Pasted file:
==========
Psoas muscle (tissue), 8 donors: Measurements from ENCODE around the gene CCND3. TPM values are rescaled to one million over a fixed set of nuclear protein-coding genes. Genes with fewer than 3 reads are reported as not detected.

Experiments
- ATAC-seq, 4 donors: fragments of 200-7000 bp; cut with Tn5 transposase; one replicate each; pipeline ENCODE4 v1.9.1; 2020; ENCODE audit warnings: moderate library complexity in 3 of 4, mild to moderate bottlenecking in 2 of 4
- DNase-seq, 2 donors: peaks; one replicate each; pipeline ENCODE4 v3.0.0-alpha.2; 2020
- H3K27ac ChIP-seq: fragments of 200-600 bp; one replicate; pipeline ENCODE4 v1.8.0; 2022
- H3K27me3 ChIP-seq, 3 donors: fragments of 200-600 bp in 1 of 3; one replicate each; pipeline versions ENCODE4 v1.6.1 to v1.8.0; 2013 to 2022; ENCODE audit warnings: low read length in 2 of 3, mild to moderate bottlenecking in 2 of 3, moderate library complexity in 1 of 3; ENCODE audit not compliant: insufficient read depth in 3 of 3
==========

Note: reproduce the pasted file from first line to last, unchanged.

Psoas muscle (tissue), 8 donors: Measurements from ENCODE around the gene CCND3. TPM values are rescaled to one million over a fixed set of nuclear protein-coding genes. Genes with fewer than 3 reads are reported as not detected.

Experiments
- ATAC-seq, 4 donors: fragments of 200-7000 bp; cut with Tn5 transposase; one replicate each; pipeline ENCODE4 v1.9.1; 2020; ENCODE audit warnings: moderate library complexity in 3 of 4, mild to moderate bottlenecking in 2 of 4
- DNase-seq, 2 donors: peaks; one replicate each; pipeline ENCODE4 v3.0.0-alpha.2; 2020
- H3K27ac ChIP-seq: fragments of 200-600 bp; one replicate; pipeline ENCODE4 v1.8.0; 2022
- H3K27me3 ChIP-seq, 3 donors: fragments of 200-600 bp in 1 of 3; one replicate each; pipeline versions ENCODE4 v1.6.1 to v1.8.0; 2013 to 2022; ENCODE audit warnings: low read length in 2 of 3, mild to moderate bottlenecking in 2 of 3, moderate library complexity in 1 of 3; ENCODE audit not compliant: insufficient read depth in 3 of 3